CS507A: Computational Geometry - Projects - Advice
The Web project involves publishing a tutorial introduction to a topic
in computational geometry and is
divided into two parts: the HTML document
(counts for 12%) and the interactive Java applet
(counts for 20%). Both the HTML document and the Java applet
are due December 3rd and the entire finished project
must be installed in the Computational Geometry Laboratory
by that date.
For a better idea of what is expected,, take a look at Godfried
Toussaint's previous years
Here are a few things that every project should contain. You are free
to organize the contents as you wish as long as the content is there,
clearly presented and well structured. So don't take the following
items as mandatory sections of your web tutorial, it is only a hint of
the information I would like to find there.
In addition, there are two things I will absolutely need from you:
- Introduction: You tutorial should contain (and maybe start)
with a good overview of the problem. This doesn't need to be
formal. It should give a good motivation to the problem and invite the
reader to read further.
- History and Background: Somewhere in your project, you
should give a history of your topic. Where did the problem come from?
What was the original motivation? When and where did it appear first?
Any funny or interesting anecdotes related to the problem? Has it been
used for something? If your problem is very fundamental and old, don't
hesitate to take a look at some books on the history of math or
history of sciences.
- Related topics: If you are aware of some problems or topics
close to yours, you should say a word about it.
- Formal definition of the problem/topic: Beyond the informal and
inviting presentation you will give at the beginning, there must be
some point where you will be very precise. Define every non-obvious
term you use and so on.
- More on the web and elsewhere: There is a lot of stuff on
the web which are relevant to your topic. Try to include many
links, with useful descriptions.
- References: You should have a reference section. You should
place there a reference to any material you use or refer to. List
papers and books as precisely as possible, include links if they are
accessible online. Make internal links to this list from other places
in your website as needed.
- A title: The name of a paper/project/website is extremely
important. This is how it will be listed on this webpage in the
future. You can choose to go with the name I have currently listed, or
make up your own.
- Abstract You should write a two or three lines summary of
your topic. Feel free to use what I have listed below or make up your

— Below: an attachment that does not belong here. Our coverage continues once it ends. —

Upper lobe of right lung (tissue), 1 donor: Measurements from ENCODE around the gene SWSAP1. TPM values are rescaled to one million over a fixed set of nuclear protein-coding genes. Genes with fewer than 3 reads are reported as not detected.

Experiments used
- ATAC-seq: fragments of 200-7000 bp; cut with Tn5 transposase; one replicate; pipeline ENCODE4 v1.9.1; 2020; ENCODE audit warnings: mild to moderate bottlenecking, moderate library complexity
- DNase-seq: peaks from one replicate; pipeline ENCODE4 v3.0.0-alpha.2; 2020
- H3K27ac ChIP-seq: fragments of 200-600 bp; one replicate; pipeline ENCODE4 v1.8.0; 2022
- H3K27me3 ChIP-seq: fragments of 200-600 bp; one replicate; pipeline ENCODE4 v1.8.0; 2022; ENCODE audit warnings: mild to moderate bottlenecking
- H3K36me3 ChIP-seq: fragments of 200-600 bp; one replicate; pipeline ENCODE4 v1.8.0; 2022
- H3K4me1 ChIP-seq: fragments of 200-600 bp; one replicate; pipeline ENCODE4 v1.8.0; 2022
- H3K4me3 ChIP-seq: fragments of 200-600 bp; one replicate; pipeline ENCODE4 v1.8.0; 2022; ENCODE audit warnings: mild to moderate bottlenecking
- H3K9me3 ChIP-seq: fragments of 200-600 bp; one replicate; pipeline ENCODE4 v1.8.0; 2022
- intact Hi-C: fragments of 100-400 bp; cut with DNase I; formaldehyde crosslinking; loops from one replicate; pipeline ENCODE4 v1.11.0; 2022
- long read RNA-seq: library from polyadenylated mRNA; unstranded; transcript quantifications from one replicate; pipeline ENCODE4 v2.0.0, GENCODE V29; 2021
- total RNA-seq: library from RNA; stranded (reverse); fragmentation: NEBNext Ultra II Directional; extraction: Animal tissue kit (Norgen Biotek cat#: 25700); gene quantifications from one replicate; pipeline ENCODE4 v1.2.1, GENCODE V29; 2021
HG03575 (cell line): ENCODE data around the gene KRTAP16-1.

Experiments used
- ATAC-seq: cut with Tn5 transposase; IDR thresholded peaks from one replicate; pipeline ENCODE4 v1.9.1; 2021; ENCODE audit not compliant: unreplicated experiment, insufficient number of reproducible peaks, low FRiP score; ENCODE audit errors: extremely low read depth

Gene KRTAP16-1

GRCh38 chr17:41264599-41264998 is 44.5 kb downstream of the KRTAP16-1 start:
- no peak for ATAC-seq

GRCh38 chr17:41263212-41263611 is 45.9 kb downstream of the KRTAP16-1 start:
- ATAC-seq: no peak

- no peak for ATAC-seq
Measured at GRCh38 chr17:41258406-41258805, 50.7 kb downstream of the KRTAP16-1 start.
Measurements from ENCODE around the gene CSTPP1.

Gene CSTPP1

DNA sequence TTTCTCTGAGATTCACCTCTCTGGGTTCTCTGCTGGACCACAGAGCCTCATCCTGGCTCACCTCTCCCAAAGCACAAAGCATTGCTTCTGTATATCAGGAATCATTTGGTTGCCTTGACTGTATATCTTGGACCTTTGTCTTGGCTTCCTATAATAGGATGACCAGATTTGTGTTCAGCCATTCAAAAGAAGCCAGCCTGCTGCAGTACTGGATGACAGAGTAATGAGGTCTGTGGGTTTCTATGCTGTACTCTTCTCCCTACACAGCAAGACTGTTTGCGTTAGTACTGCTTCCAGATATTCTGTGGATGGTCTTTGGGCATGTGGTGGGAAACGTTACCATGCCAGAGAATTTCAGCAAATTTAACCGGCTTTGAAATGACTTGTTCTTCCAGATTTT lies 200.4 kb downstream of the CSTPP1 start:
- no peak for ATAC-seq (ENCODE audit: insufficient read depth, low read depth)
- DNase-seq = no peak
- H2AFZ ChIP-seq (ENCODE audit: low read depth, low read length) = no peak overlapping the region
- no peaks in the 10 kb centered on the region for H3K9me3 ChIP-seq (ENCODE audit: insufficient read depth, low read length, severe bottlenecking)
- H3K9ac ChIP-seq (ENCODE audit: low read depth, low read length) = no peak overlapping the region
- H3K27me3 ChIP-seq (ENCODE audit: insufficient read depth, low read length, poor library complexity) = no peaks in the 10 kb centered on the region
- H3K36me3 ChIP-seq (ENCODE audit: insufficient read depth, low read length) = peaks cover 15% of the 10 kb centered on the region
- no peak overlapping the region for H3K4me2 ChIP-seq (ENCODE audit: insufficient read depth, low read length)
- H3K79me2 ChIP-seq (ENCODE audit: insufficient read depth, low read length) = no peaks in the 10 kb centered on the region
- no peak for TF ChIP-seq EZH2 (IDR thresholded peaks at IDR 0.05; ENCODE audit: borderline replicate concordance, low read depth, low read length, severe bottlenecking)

The applet should present and explain your concept or algorithm rather
than just implement something. For example, if your problem was to
compute a convex hull, it would not be very interesting to just show
the convex hull, even if the code used to compute it is very
advanced. It would be much better to have an interface showing how
the algorithm proceeds step by step, allowing the user to play and
experiment. You are even allowed to "cheat" with respect to the
internal implementation. That is, I don't care if the internals of the
applet really use such or such technique, as long as what it shows is
correct and explains well. For example, if an unimportant step of an
algorithm you are demonstrating is to find the closest pair of points
in a point set, I don't mind if, to simplify your implementation, you
use a O(n^2) algorithm even if the algorithm you are demonstrating
runs in O(n log(n)).
The code of your applet must be available to me.
Policy on using existing material
As for any publication, you are allowed to use any material available
as long as you acknowledge any source you use. This is true for your
HTML tutorial as well as for the applet. Don't hesitate to start from
some existing applet to create yours, and to mix and match existing
code from any source. But: you must acknowledge all sources you
use very carefully, and make sure you have the permission to use
them. You also must indicate clearly what your contribution is.
In order for your applet to remain available forever (?), I request that
you install all the necessary files on the servers of the CGM lab (ask
Greg). I also request that you consider releasing the java source of your
applet so that future students can use some of your code in their
future projects, although this is not a requirement. I do however require
that you give me access to your code for grading purposes.